Friday, August 30, 2013

Foxx: 'Everybody got behind' streetcar?

U.S. Transportation Secretary Anthony Foxx wrote a blog this week commemorating the 50th anniversary of Dr. Martin Luther King Jr.'s "I Have a "Dream" speech. The former Charlotte mayor wrote about the role transportation has played in the Civil Rights movement, including Rosa Park's celebrated bus ride in Montgomery.

He went on to tout the Obama administration's investments in transportation infrastructure.

But in commemorating history, did Foxx rewrite it? Here's part of his blog:
"And when I was Mayor of Charlotte, I fought to bring a streetcar system to our city.  The whole community got behind it. That streetcar is the first effort in Charlotte’s recent history to connect a poor part of the city with modern transit."

The proposed streetcar - dubbed the "Gold Line" - certainly has its proponents. But to say the whole community got behind it seems to forget resistance from some on the city council, and not just the Republicans. Even some Democrats were reluctant to support it. That was one reason Foxx's proposed capital plan didn't pass the first time around.

After some initial bumps, the streetcar is on track.

Monday, August 19, 2013

Black Caucus endorses Patrick Cannon

Democrat Patrick Cannon has gotten a big boost in his mayoral campaign, winning the endorsement of the Black Political Caucus.

Caucus endorsements are usually important, especially in a Democratic primary. They're distributed at polls and at sites for early voting, which starts Thursday for the Sept. 10 primary.

And in Charlotte, 63 percent of registered Democrats are African American.

The caucus tapped Cannon over James Mitchell, a fellow city council member and fellow African American. They're the leaders in a field that also includes Lucille Puckett and Gary Dunn.

The caucus also endorsed other Democrats:

-- At-large: Vi Alexander Lyles, David Howard, Michael Barnes and Beth Pickering.
-- District 1: Patsy Kinsey.
-- District 2: Al Austin.
-- District 4: Wil Russell.
-- District 5: John Autry.

UPDATE 1:45 pm: An earlier posting noted that incumbent Democrat LaWana Mayfield wasn't endorsed. The caucus lists only primary endorsements. She's the only incumbent without a primary.

Thursday, August 08, 2013

A chance for airport diplomacy?

On Monday, former Charlotte Mayor Anthony Foxx will be in Atlanta for one of his first public speeches since becoming U.S. Transportation Secretary. There he'll speak to a transportation "summit" sponsored by the National Conference of State Legislatures.

Among the 40 lawmakers from around the country at the summit will be state Rep. Bill Brawley, a Matthews Republican who co-chairs the N.C. House Transportation Committee. He also shepherded Gov. Pat McCrory's transportation initiative, the Strategic Mobility Forumula, through the General Assembly.

Brawley and Foxx have been on opposite sides of the Charlotte airport battle. Brawley introduced a bill to create an airport authority. When Republican leaders switched course at the 11th hour and passed a bill for an airport commission, he voted for that. Before going to Washington, Foxx fought hard to keep the airport in city hands.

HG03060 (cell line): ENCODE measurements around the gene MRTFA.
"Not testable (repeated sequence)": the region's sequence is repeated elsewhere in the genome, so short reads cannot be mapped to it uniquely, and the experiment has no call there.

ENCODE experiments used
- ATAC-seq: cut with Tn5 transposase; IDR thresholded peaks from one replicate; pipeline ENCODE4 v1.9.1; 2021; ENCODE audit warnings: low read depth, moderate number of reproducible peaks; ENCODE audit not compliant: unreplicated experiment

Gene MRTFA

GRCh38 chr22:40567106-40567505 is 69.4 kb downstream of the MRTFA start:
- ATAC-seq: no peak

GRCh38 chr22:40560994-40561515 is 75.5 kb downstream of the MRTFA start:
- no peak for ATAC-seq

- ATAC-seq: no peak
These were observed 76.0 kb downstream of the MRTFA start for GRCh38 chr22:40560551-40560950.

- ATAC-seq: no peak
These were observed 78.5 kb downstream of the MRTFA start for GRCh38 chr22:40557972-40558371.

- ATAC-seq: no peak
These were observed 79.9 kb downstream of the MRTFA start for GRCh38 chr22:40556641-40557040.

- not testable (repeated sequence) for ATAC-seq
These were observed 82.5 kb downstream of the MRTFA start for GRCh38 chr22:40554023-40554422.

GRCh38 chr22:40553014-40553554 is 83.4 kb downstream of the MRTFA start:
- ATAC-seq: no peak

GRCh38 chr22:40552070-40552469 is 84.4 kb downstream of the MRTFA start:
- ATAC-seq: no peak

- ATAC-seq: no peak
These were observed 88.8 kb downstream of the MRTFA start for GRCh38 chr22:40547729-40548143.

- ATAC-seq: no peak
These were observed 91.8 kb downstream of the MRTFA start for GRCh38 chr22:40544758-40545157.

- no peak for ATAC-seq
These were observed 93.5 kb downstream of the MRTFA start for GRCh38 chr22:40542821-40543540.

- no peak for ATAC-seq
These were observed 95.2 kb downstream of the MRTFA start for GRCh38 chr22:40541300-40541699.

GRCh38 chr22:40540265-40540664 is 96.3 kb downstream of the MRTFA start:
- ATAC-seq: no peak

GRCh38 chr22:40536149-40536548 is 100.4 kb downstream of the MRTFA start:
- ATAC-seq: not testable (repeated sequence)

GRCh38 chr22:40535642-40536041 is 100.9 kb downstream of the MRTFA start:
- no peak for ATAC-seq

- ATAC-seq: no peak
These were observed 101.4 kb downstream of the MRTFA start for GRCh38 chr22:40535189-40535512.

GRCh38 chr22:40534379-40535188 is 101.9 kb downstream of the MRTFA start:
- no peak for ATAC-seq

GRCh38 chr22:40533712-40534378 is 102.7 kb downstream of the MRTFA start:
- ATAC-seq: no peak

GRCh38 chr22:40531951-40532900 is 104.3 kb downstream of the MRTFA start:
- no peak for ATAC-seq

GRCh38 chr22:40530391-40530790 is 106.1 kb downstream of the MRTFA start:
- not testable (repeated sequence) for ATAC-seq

Now the matter is in the hands of the FAA, which will decide whether a commission can operate the airport. The FAA is part of the transportation department.

So will Brawley hold a summit of his own with Foxx?

"If the opportunity presents itself, I'd certainly want to discuss issues with the secretary," Brawley says.

Wednesday, August 07, 2013

A congressional district - and campaigns - in limbo

U.S. Rep. Mel Watt is spending the August recess doing what he does every year: "Trading Places" with constituents in his 12th Congressional District. On Wednesday he worked as a postal carrier, pharmacy technician and quality control inspector in the Triad.

But the job he really wants is in Washington. The Charlotte Democrat is waiting for Senate confirmation as head of the Housing Finance Agency.

But Watt's confirmation appears to be in limbo, as do the campaigns of several would be successors.

Politico ran a story today that says some Capitol Hill Democrats worry about Watt's confirmation. He made it out of the Senate Banking Committee on a party line vote. But Senate Democratic leaders didn't push hard for hhis confirmation before the month-long recess started last week. He needs 60 votes to overcome any Republican filibuster.

While Watt waits, so do at least a half-dozen people interested in his seat. Several already have filed papers with the Federal Election Commission.

“The only thing you can do is run your campaign and be ready when it's time to be ready,” says state Rep. Marcus Brandon, a two-term Democrat from High Point.

Sen. Malcolm Graham is in the same boat. He's already lined up a shadow team of consultants.

"Obviously we’ve got a team that's ready in the dugout, ready to come out and play if there's a resignation," he says.

If Watt were to be confirmed when Congress returns in September, it's unclear when a special election would be held. The longer it takes to actually have a vacancy, the more difficult it will be to prepare ballots by November.